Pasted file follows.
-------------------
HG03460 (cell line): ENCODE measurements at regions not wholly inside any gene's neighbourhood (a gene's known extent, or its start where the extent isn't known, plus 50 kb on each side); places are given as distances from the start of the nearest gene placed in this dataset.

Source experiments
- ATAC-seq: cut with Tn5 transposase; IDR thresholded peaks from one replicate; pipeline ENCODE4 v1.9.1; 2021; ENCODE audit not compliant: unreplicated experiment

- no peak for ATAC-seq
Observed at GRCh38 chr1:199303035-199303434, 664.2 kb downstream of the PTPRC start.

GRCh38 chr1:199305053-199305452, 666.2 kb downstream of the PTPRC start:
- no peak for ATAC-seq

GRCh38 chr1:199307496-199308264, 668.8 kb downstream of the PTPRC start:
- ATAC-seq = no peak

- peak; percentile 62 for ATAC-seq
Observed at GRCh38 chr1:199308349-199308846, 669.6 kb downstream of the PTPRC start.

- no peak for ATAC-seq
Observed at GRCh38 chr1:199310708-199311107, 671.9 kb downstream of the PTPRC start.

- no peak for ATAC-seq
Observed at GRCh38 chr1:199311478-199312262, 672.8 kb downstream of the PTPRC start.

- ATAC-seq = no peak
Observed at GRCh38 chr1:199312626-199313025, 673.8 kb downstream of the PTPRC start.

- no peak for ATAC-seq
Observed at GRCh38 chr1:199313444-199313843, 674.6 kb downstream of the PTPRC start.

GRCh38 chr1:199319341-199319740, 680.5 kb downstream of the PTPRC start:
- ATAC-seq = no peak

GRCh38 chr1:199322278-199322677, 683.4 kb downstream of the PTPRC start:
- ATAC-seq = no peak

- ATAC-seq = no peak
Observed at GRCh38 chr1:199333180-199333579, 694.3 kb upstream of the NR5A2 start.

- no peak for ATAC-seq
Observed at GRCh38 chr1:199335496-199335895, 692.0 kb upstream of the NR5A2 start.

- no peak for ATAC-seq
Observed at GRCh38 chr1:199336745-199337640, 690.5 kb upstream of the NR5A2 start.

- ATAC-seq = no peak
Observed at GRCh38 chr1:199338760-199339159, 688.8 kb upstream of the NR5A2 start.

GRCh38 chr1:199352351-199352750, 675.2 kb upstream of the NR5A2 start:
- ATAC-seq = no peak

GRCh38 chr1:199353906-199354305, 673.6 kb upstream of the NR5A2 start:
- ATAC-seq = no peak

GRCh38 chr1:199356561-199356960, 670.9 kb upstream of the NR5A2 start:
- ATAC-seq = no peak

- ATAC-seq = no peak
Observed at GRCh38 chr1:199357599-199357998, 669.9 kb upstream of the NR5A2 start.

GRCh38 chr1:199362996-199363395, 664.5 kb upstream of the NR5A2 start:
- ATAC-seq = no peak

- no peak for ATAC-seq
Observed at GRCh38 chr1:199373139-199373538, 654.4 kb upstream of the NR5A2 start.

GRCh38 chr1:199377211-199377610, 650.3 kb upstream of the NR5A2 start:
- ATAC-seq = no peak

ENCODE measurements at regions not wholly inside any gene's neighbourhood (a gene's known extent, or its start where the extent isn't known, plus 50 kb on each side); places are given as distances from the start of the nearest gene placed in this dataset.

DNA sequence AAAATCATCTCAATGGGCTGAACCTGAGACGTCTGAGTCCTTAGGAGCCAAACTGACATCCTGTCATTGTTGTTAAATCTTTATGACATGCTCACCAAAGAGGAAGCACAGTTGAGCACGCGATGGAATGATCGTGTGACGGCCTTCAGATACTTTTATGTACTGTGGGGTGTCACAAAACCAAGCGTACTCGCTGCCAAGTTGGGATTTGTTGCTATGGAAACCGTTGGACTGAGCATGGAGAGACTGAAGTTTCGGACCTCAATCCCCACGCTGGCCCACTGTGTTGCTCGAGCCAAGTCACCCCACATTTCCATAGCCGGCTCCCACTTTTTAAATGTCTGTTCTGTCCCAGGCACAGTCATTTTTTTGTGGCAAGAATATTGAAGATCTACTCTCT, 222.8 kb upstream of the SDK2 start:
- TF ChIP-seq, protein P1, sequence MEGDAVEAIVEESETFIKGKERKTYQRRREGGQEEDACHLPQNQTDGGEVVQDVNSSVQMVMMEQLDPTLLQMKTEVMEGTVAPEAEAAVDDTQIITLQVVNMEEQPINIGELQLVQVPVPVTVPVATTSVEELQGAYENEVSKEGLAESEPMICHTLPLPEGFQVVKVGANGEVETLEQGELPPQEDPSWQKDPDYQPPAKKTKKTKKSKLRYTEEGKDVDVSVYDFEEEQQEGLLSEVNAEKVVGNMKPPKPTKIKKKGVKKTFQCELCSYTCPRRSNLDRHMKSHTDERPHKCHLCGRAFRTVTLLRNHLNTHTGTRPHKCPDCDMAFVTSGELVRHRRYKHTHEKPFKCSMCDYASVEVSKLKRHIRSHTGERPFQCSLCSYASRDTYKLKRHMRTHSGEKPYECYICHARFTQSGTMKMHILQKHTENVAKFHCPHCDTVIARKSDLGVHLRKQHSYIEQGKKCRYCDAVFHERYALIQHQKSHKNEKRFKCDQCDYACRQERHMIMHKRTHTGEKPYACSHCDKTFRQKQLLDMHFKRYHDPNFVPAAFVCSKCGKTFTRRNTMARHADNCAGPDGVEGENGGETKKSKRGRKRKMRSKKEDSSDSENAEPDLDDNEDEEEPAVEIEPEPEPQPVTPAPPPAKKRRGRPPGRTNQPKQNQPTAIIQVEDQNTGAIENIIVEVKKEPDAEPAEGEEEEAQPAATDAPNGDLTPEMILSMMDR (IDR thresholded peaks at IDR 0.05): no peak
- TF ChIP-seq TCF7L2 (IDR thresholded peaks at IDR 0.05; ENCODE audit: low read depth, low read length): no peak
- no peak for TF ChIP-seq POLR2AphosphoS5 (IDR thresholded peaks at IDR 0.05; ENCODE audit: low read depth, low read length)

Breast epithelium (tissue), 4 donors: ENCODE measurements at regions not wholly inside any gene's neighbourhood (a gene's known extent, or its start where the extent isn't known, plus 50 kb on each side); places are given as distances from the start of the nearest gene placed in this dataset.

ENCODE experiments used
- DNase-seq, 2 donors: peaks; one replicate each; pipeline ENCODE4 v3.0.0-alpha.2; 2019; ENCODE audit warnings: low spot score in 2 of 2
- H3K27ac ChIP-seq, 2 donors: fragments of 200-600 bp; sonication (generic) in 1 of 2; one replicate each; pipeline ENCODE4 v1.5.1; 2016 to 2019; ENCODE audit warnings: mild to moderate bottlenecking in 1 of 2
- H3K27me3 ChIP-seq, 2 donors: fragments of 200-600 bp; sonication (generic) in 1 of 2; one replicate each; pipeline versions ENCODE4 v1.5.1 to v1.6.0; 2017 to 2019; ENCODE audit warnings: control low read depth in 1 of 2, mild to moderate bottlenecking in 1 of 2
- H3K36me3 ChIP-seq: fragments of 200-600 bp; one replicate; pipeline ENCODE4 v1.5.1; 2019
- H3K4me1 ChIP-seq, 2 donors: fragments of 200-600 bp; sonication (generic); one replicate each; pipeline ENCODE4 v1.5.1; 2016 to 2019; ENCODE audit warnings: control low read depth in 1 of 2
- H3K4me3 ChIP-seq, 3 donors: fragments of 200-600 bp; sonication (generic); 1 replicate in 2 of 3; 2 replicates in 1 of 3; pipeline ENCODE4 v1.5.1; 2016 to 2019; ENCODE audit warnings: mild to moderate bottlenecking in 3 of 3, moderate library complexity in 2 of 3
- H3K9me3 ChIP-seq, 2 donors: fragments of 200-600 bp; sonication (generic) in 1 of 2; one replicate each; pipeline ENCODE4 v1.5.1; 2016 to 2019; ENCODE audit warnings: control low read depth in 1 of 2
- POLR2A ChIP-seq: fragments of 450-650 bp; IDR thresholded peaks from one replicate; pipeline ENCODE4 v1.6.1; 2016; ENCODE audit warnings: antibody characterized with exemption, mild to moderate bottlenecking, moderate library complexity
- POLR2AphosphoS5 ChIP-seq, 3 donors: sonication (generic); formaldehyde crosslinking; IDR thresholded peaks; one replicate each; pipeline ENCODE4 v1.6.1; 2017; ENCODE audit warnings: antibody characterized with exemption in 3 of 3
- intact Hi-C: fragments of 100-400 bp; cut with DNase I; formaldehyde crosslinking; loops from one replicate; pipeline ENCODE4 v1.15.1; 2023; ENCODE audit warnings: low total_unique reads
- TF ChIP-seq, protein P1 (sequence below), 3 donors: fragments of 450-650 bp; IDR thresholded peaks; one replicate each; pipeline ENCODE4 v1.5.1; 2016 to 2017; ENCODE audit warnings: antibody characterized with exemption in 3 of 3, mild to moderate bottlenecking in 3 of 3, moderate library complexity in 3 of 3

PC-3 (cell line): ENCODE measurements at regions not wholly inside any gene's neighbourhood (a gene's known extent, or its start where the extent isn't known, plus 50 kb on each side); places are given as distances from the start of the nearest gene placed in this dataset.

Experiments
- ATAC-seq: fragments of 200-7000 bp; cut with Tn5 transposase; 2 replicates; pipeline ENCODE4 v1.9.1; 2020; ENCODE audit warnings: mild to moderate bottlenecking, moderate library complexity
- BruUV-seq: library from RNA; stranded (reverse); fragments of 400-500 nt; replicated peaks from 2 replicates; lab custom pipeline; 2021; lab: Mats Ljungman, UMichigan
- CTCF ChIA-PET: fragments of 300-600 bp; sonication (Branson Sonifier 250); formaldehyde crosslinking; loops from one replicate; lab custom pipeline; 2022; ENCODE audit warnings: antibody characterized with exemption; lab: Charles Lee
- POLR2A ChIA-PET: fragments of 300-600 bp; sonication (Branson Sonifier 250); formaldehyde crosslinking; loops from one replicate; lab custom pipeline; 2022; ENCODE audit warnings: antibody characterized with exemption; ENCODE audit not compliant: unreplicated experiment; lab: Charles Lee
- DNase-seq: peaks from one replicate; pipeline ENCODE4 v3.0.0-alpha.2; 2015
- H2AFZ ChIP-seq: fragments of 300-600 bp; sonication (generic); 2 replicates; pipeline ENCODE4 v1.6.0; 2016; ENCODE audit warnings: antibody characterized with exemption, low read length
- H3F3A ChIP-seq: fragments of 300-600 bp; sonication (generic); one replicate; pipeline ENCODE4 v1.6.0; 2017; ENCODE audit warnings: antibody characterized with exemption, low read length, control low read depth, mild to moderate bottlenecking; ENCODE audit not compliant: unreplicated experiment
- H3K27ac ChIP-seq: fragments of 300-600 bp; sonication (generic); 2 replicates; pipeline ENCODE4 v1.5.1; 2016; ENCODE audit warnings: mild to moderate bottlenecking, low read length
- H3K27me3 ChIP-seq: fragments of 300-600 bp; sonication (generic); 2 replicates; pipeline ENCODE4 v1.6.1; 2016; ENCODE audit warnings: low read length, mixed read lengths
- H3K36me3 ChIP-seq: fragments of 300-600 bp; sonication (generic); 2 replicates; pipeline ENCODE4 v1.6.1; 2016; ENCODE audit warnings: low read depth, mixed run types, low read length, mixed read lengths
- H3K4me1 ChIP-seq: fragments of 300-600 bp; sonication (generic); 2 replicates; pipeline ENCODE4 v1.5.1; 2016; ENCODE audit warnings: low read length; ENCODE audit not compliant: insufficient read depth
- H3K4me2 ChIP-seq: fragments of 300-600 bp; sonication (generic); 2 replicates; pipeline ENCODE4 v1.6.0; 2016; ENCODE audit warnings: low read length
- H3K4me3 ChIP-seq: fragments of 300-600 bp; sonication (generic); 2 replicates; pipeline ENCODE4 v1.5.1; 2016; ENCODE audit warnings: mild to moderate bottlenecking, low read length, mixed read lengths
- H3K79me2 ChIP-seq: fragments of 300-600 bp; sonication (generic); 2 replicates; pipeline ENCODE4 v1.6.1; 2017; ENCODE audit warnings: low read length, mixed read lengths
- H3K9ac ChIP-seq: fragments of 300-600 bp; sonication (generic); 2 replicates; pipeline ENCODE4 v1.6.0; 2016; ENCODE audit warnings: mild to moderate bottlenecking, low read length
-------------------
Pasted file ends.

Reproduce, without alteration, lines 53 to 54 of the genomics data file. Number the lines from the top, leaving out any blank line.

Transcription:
- DNase-seq, 2 donors: peaks; one replicate each; pipeline ENCODE4 v3.0.0-alpha.2; 2019; ENCODE audit warnings: low spot score in 2 of 2
- H3K27ac ChIP-seq, 2 donors: fragments of 200-600 bp; sonication (generic) in 1 of 2; one replicate each; pipeline ENCODE4 v1.5.1; 2016 to 2019; ENCODE audit warnings: mild to moderate bottlenecking in 1 of 2